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Andrena flavipes
Andrena flavipes


Andrena flavipes
Andrena (Zonandrena) flavipes is a species in the order Hymenoptera, the suborder Aculeata, the superfamily Apoidea - unranked: bees (Apiformes), the family Andrenidae, the subfamily Andreninae, the genus Andrena and the subgenus Andrena (Zonandrena).
Scientific synonyms for this species are Andrena levilabris, Andrena punjaubensis and Andrena kengracensis. Andrena (Zonandrena) flavipes are widespread in southern and central Europe, where they mainly occur at lower altitudes. Andrena flavipes reproduce twice a year and are under the protection of BArtSchV in Germany, The Federal Ordinance on the Conservation of Species.
Andrena (Zonandrena) flavipes are one of the medium sized species. The females reach body lengths of 10 - 14 mm, while the males are 9 - 13 mm in length and slightly slimmer. The hair on the face makes the head appear brownish in colour. The sides of the thorax also also covered in brownish hair. The abdomen has a black base colour, and is particularly striking in the females because of the broad white bars at the end of their abdominal segments. Andrena flavipes are similar in appearance to honey bees (Apis).
Andrena flavipes live in diverse habitats, such as forest edges, parks, gardens, and sand, gravel or clay pits. They feed on a wide range of flowering plants from which they obtain nectar and pollen.
In late March, the adult bees of the first generation hatch. The males appear first and fly back and forth over the soil nests on hot days. Mating takes place in April. Immediately afterwards, the fertilized females begin constructing the brood nest in the ground. Nest colonies form/can form, comprising several hundred - up to one thousand - individual nests in a relatively small area. The nests consist of a 160 - 230 mm long main passageway, which can be connected to individual brood chambers. The brood chambers are filled with food for the larvae by the females, a single egg is deposited on the food and the brood chambers are closed. Shortly after hatching, the larvae of the 2nd generation start feeding on the food supply. They develop in their chamber. Approximately 3 weeks after mating the males die. The females care for their brood until the end of May and then they die too. The larvae are left to fend for themselves until June when they pupate. In early July, the adults of the 2nd generation hatch from their pupae. They are active until September when they die. Their offspring overwinter in soil nests, hatching in March of the following year as adults of the new 1st generation.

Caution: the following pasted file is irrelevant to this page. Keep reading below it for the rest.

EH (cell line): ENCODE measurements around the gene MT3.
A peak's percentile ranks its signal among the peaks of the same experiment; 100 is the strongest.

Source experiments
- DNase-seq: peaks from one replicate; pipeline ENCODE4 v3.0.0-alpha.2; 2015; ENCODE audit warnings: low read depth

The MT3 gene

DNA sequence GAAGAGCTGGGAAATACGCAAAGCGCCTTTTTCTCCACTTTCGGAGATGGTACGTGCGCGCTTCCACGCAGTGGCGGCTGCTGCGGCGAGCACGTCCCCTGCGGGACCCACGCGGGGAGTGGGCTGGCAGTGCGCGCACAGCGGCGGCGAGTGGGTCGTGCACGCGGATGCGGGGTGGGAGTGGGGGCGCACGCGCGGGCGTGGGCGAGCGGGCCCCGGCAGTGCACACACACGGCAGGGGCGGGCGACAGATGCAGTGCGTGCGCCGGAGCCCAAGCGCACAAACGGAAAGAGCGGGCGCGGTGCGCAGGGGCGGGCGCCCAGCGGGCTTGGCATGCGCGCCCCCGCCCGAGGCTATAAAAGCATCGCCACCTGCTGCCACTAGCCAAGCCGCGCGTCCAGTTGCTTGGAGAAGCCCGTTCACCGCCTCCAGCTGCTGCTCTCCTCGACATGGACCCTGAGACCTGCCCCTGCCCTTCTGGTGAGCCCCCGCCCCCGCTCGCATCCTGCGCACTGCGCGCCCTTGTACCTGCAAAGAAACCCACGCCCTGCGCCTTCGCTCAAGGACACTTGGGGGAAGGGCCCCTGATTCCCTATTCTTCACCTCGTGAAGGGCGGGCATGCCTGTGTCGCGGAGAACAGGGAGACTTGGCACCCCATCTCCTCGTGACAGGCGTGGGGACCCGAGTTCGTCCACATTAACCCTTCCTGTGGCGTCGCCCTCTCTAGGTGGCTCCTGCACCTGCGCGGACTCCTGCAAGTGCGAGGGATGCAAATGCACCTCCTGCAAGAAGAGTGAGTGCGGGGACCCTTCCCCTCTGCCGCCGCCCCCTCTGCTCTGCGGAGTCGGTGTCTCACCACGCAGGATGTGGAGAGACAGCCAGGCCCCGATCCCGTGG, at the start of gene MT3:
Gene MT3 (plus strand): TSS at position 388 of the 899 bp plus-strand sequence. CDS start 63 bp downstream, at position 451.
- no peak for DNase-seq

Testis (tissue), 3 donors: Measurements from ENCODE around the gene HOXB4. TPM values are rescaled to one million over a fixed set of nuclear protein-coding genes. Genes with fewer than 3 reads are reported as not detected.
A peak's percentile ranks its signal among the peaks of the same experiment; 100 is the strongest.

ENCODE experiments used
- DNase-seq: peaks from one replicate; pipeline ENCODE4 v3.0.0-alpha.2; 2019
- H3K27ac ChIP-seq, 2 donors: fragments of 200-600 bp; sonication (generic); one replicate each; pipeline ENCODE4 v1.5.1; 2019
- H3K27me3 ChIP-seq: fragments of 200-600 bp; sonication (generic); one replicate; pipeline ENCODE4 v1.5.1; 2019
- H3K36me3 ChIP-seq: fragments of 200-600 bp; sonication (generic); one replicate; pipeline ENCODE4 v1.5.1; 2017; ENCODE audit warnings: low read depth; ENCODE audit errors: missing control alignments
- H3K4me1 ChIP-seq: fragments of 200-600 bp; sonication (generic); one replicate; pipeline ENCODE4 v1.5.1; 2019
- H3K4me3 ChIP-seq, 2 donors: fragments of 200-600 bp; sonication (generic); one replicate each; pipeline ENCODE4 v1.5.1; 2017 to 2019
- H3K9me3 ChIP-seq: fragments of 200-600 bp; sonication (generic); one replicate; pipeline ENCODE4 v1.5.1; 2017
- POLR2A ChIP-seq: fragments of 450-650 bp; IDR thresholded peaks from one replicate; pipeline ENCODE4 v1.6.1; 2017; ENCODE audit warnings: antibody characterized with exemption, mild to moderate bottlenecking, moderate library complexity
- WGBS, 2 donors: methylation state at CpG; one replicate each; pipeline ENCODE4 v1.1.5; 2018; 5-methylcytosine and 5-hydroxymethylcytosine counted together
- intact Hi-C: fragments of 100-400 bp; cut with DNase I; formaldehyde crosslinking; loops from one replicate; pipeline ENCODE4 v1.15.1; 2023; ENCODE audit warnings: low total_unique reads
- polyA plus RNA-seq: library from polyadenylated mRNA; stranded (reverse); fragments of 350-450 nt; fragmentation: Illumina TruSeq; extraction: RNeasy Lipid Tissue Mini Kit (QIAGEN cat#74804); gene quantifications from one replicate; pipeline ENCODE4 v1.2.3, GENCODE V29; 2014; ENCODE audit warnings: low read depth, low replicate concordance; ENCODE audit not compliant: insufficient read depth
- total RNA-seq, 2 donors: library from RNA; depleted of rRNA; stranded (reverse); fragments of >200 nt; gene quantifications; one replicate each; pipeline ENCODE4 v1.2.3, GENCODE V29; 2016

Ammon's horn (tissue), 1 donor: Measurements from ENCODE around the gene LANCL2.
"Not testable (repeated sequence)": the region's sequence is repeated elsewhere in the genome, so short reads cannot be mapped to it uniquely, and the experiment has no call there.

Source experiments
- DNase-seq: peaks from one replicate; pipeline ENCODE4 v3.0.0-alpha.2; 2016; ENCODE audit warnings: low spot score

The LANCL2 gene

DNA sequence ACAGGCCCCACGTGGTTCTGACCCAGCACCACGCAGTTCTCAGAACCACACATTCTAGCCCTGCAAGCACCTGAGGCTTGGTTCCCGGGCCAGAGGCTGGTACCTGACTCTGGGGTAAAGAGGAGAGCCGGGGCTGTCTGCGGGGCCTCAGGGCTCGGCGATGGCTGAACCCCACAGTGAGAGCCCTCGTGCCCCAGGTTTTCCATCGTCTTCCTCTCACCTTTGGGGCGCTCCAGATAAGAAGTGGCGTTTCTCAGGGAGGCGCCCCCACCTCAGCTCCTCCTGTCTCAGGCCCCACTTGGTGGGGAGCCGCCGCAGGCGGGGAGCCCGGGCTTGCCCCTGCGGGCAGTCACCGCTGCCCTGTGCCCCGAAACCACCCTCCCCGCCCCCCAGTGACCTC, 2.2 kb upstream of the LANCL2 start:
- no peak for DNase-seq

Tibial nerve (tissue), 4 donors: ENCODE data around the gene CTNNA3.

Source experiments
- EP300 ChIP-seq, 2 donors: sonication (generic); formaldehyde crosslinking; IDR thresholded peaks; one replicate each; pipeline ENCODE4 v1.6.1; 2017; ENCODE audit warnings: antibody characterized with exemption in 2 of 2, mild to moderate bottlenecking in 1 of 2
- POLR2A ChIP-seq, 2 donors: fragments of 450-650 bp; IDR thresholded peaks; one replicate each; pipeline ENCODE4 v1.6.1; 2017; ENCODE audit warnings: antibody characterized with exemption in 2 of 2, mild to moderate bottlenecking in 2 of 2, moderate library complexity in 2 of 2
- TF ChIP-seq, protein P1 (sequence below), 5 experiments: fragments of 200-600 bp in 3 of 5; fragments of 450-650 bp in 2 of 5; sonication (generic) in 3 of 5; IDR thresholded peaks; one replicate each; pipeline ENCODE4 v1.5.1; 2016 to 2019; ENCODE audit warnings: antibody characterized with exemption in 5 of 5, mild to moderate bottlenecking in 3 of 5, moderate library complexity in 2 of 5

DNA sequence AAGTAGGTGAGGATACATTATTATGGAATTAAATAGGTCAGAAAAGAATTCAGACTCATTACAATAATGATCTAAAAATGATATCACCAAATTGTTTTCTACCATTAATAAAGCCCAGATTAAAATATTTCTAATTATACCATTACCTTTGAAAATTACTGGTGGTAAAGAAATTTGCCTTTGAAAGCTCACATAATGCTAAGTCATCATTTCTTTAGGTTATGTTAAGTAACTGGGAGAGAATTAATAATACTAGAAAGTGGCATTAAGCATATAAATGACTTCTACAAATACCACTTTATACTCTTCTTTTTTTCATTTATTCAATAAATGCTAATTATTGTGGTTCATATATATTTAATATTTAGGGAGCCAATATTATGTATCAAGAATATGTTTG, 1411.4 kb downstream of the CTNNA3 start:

Description of images / photos
Photography with Cameras
Nikon D3x, Nikon D300, Canon 50D
Image editing with Photoshop
1. Andrena flavipes
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